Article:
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Posted on Thursday, November 13, 2014 @ 2:41 PM • Post Link Share: 
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  A Snapshot From The Longest & Best Bull Market Ever
Posted Under: Sectors

 

View from the Observation Deck 

  1. The longest U.S. bull market in stocks spanned 4,494 days from 12/4/87-3/24/00, according to Bespoke Investment Group. The S&P 500 posted a cumulative total return of 841.11%, the best gain of any bull to date.
  2. The current bull market has lasted 2,072 days (3/9/09-11/10/14), and ranks as the fourth longest in history. That puts it at 68 months and counting. The S&P 500 posted a cumulative total return of 239.57% during that period.
  3. Since most bull markets do not last this long, we thought it might be interesting to show how the 10 major sectors performed over the 1-year period following the 68th month mark of the longest and best bull market ever.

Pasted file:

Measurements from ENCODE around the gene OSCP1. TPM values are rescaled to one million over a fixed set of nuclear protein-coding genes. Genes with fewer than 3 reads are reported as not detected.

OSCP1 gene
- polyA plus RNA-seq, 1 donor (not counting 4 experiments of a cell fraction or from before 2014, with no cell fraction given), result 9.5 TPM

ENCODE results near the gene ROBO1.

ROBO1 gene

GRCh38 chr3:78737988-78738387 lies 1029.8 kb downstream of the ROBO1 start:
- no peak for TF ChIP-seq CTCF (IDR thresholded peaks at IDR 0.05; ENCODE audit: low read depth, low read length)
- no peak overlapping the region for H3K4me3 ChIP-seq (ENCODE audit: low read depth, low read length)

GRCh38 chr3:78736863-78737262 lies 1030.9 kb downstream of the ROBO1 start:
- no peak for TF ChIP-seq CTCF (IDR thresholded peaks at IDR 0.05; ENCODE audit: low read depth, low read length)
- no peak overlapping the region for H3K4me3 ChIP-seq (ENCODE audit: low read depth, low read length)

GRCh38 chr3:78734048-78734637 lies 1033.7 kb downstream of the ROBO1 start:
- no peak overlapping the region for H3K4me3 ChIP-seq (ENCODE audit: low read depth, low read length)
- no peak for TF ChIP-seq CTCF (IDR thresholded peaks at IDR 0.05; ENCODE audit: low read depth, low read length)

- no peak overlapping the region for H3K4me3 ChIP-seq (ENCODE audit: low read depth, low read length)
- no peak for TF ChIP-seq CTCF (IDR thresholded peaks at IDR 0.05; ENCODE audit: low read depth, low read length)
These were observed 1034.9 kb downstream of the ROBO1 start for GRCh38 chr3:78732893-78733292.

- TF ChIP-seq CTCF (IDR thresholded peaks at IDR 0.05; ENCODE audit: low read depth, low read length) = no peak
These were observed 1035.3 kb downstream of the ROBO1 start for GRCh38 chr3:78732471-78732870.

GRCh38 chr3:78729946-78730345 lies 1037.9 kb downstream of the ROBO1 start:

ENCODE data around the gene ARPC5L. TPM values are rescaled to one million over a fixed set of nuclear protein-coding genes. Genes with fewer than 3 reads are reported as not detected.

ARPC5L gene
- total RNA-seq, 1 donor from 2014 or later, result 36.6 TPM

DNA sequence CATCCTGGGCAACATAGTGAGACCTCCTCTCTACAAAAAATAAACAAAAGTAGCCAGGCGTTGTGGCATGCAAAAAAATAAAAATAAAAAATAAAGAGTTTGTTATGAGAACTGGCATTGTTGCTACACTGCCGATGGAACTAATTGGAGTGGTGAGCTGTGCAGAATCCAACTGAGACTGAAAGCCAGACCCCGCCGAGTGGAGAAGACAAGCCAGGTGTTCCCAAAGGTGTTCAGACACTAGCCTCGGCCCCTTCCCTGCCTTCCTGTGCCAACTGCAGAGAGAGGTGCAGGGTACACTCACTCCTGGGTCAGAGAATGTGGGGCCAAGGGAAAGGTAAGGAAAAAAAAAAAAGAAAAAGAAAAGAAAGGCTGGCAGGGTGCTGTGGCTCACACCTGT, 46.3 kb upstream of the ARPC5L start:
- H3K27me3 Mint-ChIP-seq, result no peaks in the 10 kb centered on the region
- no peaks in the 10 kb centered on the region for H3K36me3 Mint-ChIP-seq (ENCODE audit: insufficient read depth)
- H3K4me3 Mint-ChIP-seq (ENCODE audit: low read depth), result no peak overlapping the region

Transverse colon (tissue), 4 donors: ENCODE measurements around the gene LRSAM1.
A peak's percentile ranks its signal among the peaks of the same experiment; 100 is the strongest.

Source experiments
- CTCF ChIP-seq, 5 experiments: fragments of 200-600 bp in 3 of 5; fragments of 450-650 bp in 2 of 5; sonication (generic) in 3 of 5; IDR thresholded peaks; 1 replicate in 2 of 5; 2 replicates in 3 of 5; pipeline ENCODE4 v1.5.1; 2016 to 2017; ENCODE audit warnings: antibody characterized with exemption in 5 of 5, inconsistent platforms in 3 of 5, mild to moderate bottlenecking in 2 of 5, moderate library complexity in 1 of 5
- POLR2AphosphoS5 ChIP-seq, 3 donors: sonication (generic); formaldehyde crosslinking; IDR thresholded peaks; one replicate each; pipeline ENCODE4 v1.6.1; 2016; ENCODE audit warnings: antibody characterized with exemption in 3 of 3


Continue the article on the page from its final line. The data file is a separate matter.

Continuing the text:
4. What is not included in the chart is the return on the S&P 500. From 8/4/93-8/4/94, the S&P 500 posted a total return of 5.03%.
  5. Today (11/11/14), Abby Joseph Cohen, equity strategist at Goldman Sachs, released a 12-month target of 2150 for the S&P 500. Based on a closing value of 2038.26 on 11/9/14, that calculates to an estimated gain of 5.48% (excluding dividends).
  6. The start date of 8/4/93 is noteworthy in that it was six months before the Federal Reserve began to raise the federal funds rate. From 2/94-2/95, it raised the funds rate by three percentage points.
  7. Today, economists and investors are pondering when the Fed could begin to raise interest rates. While forecasts may vary, mid-2015 has been cited often in the financial media.